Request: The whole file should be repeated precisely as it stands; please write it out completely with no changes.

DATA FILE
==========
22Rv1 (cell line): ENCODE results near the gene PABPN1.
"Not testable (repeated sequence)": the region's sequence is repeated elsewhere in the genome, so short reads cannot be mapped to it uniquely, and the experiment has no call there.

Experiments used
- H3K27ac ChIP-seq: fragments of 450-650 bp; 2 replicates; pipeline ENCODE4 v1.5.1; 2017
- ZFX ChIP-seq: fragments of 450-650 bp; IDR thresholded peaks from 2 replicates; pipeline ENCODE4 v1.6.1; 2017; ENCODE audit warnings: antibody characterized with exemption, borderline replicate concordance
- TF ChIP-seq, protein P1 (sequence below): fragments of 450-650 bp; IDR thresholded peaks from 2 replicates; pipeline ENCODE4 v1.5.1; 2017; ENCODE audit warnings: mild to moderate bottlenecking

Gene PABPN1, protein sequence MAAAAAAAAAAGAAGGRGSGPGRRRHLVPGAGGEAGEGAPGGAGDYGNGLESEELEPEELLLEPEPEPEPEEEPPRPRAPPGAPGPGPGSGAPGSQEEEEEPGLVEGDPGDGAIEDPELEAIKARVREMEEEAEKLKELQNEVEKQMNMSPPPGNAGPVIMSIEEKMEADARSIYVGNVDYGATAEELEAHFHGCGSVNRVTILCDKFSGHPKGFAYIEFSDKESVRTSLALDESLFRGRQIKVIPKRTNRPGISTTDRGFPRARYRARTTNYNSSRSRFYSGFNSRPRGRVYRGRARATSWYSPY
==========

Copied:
22Rv1 (cell line): ENCODE results near the gene PABPN1.
"Not testable (repeated sequence)": the region's sequence is repeated elsewhere in the genome, so short reads cannot be mapped to it uniquely, and the experiment has no call there.

Experiments used
- H3K27ac ChIP-seq: fragments of 450-650 bp; 2 replicates; pipeline ENCODE4 v1.5.1; 2017
- ZFX ChIP-seq: fragments of 450-650 bp; IDR thresholded peaks from 2 replicates; pipeline ENCODE4 v1.6.1; 2017; ENCODE audit warnings: antibody characterized with exemption, borderline replicate concordance
- TF ChIP-seq, protein P1 (sequence below): fragments of 450-650 bp; IDR thresholded peaks from 2 replicates; pipeline ENCODE4 v1.5.1; 2017; ENCODE audit warnings: mild to moderate bottlenecking

Gene PABPN1, protein sequence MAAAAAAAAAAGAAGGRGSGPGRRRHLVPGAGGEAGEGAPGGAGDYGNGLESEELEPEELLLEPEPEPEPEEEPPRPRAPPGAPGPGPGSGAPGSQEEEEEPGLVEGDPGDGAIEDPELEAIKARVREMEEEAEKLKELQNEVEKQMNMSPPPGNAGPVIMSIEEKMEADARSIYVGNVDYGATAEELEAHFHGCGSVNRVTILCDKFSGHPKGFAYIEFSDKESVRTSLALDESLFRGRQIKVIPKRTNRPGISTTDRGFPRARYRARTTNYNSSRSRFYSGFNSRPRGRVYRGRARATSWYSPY